A little observation yesterday...
So I was at a coffeehouse, seated across from a guy who was at a laptop and working on—yup, you guessed it—a screenplay. At least I think he was working on it. I say this only because each time I glanced over at him all he seemed to be doing was admiring the screen of his laptop. I mean, if he had actually been writing a screenplay, wouldn’t there have been some actual fingers upon keyboard action going on? Well, maybe this fella was just having an off day. Or maybe he had more pressing matters on his mind. Or maybe he was just stuck on what to write next. Actually, that’s probably the most reasonable explanation.
Believe me, I see this sort of thing often: the glassy-eyed stare, agonizing over just the right word, just the right sentence, just the right line of dialogue. The writer will type something, delete it, write it again, delete it, then...the blank stare. OK, sure, fine, I can understand agonizing over individual lines of action and/or dialogue when you’re at work on a fourth or fifth draft, or fine-tuning your submission draft, but if you’re in the midst of the first or even second draft, well...
I'm a firm believer in racing through early drafts, especially the first draft. Stalling out can be the death knell. When you hit a snag, it’s important for you to put something down—anything—and move forward. For instance, let’s say you have a scene where a character reads a poem. Don't stop and spend hours coming up with just the right poem. Simply write Insert Great Poem Here and move forward.
If your character tells a really funny joke, don't pace back and forth trying to come up with the joke. Simply write Insert Really Funny Joke Here and move on.
If you get to a scene but you're not quite sure how it's going to wrap up, just write notes to yourself (i.e., “Joe realizes he was wrong and tells Jill how much he truly loves her”) and move to the next scene.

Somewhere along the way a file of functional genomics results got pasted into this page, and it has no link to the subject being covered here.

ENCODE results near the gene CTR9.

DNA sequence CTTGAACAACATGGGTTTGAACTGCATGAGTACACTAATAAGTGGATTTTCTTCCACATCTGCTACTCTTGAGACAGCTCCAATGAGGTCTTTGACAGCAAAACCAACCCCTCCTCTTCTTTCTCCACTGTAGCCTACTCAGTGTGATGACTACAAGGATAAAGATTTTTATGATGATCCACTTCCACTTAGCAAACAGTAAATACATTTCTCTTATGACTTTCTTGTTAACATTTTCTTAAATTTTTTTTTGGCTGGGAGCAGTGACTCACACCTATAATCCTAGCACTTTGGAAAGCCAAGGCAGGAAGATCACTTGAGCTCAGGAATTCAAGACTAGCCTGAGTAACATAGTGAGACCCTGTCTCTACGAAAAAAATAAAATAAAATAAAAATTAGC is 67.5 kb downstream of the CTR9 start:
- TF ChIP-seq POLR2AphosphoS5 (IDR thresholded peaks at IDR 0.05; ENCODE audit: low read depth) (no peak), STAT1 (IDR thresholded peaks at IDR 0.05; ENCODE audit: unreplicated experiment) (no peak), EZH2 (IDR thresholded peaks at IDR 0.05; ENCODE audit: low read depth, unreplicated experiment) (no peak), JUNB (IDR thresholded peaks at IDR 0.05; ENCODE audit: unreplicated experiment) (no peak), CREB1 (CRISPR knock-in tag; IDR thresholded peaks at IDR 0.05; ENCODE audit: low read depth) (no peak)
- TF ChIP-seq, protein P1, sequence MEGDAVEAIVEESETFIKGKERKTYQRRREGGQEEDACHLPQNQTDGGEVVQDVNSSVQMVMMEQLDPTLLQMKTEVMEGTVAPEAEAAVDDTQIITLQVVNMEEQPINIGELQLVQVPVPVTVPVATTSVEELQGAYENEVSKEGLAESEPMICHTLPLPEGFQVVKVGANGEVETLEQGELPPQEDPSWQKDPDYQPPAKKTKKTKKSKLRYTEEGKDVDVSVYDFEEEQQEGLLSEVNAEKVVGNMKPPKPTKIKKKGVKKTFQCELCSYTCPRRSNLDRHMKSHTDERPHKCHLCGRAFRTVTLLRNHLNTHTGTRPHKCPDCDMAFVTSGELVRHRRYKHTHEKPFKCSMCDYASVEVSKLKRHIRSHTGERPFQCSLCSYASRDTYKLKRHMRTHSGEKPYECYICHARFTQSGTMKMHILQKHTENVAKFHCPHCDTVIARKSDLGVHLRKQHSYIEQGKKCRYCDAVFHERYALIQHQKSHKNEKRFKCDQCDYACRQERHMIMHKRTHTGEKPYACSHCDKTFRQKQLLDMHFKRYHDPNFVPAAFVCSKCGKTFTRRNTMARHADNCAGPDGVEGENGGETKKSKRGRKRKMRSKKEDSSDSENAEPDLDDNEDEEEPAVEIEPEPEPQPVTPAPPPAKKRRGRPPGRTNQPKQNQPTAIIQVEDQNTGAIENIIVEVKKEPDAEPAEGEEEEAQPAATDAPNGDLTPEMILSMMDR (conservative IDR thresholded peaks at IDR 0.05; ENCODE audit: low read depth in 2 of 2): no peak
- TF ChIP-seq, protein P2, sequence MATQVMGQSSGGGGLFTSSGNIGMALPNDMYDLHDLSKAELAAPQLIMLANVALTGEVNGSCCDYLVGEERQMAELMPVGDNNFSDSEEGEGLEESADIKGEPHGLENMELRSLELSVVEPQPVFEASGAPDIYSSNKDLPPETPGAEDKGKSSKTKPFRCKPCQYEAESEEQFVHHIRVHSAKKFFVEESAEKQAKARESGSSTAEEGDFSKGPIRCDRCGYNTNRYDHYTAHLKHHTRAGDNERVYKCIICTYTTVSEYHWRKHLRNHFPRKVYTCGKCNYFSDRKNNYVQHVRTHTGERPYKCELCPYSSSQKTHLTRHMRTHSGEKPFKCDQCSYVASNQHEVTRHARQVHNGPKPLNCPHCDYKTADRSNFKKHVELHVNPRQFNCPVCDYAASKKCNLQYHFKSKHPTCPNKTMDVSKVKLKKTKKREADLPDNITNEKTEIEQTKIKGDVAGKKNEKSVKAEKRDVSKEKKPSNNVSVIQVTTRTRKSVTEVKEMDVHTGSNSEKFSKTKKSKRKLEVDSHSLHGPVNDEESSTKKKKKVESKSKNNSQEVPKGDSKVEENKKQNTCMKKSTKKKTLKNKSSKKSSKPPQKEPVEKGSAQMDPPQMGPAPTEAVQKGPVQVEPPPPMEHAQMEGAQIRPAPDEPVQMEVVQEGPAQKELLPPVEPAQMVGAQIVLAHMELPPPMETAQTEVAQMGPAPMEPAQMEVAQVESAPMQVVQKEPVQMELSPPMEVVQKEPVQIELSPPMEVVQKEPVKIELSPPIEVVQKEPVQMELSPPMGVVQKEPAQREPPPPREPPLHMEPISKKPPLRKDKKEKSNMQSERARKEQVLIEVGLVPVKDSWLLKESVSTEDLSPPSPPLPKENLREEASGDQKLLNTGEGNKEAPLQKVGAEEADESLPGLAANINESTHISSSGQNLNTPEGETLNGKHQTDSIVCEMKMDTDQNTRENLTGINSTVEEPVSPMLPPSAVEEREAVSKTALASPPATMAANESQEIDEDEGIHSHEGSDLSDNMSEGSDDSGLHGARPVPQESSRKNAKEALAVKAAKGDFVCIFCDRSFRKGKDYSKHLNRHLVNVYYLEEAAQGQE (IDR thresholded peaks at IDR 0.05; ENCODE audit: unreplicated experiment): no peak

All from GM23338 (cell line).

Or if you have a police captain bellowing orders to his men, and you don’t quite know the appropriate cop jargon, don’t worry about it at this point. Just slap down something that sounds halfway decent and you’ll fix it later.
The point is, do not stop the progress of the script. Vomit up those ideas. Just get ‘em down. Think of the first draft as a long crawl across a scorching desert. Your only goal is to get to that oasis on the other side. Stop in the middle and you're D-E-A-D.
Believe me, I’ve seen my share of screenwriters get frustrated and overwhelmed by relatively insignificant moments in a script, then they'll stuff the script into a deep, dark drawer. So do yourself a favor: on that first draft, quit staring at that blinking cursor and move forward, forward, forward. The oasis awaits!
And while I have your undivided attention...
Pssst. How’d ya like to sit down to coffee with 16 working screenwriters? Great! And hey, you can do it without leaving the comfort of home. Yes, my book Q & A: The Working Screenwriter – An In-the-Trenches Perspective of Writing Movies in Today’s Film Industry is available online wherever fine books are sold. That’s right, ladies and gents, Allison Burnett (Autumn in New York, Resurrecting the Champ), Katherine Fugate (The Prince and Me), Brent Maddock (Tremors, The Wild Wild West), John Rogers (The Core), David J. Schow (The Crow), Stephen Susco (The Grudge), and ten other working scribes have much to say—and they’re saying it to YOU. Question is: Are you listening?
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